The confidence field 204 of the prefetch information 200 indicates the confidence level of the associated prefetch request. The value of the confidence field 204 is set by the prefetcher 112 when it issues the prefetch request. The prefetcher 112 sets the value of the confidence field 204 based on the pattern of demand accesses issued by the load/store unit 111. To illustrate, in some embodiments the prefetcher 112 sets a confidence level for a particular pattern to an initial value in response to detecting that pattern a first time. The prefetcher 122 increases the confidence level each time it detects the pattern again, up to a maximum value, and reduces the confidence level each time it detects a part of the pattern but detects that not all of the pattern was followed. For example, the prefetcher 122 can detect that a demand request (referred to as “demand request A”) tier data at memory address A is followed closely by a demand request for data at memory address B (referred to as “demand request B”). In response, the prefetcher 122 sets a confidence level for the access pattern (referred to as pattern A-B) to an initial value of 001. In response to detecting another instance of the pattern A-B, the prefetcher 122 increases the confidence level to 010. The prefetcher 122 continues to increase the confidence level in response to detecting further instances of the pattern A-B. However, in response to detecting demand request A and detecting that the demand request A is not closely followed by demand request B, the prefetcher 122 reduces the confidence level.

In response to the confidence level for an access pattern exceeding a threshold, the prefetcher 112 issues a prefetch request for the data targeted by the next demand request in the pattern. Thus, in the above example, once the confidence level for pattern A-B exceeds the threshold level, the prefetcher 122 issues a prefetch request for the data at memory address B in response to detecting an instance of demand request A. For the prefetch request, the prefetcher 122 sets the confidence field 204 to the current confidence level associated with the access pattern. Thus, if the confidence level for the pattern A-B is 011, the prefetcher will set the confidence field 204 to the value 011.

The controllers of the memory hierarchy 145 can use the value of the confidence field 204 to determine whether to transfer a prefetch request. To illustrate, the controller 115 at the L1 cache 104 can implement a policy whereby any prefetch request associated with a confidence value of less than 011 is to be transferred to the L2 cache 105. Accordingly, in response to receiving a prefetch request having a confidence field 204 with a value less than 011, the controller 115 sets the NIP field 202 of the prefetch information 200 to indicate the prefetch request is transferred, and provides the prefetch request to the controller 125 at the L2 cache 105.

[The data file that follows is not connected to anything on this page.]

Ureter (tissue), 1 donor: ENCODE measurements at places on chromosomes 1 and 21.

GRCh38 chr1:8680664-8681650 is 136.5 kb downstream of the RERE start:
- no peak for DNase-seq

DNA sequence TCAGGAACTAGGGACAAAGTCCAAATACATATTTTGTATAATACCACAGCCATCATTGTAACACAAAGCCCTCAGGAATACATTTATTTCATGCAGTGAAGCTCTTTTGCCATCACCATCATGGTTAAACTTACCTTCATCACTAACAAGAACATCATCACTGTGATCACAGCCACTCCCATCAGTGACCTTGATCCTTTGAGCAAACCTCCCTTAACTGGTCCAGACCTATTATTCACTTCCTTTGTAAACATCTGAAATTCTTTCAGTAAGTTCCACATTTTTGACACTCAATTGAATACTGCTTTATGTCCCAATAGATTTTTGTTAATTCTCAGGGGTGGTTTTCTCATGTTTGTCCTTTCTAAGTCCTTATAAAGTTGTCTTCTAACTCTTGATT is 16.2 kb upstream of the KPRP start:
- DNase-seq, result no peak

FIG. 3 is a diagram of a timeline 300 illustrating the transfer of prefetch requests at the memory hierarchy 145 of the processor 102 of FIG. 1 in accordance with some embodiments. The timeline 300 illustrates a set of events and the resulting contents of a set 315 of slots assigned to the L1 cache 104 at the MAB 130. For purposes of the example of FIG. 1, it is assumed that the controller 115 of the L1 cache 104 implements a policy whereby a prefetch request is transferred to the L2 cache 105 if the number of available slots of the set 315 is less than two.

At time 301 the controller 115 receives a demand request, designated “Demand1,” from the load/store unit 111. In response, the controller 115 detects a cache miss and therefore stores information representing Demand1 at the set 315 of slots at the MAB 130. At time 302 the controller 115 receives a prefetch request, designated “Prefetch1,” from the prefetcher 112 and determines that Prefetch 1 results in a cache miss. In response to the cache miss the controller 115 determines that the number of slots of the set 315 is equal to two, and therefore stores information representing Prefetch 1 at the set 315.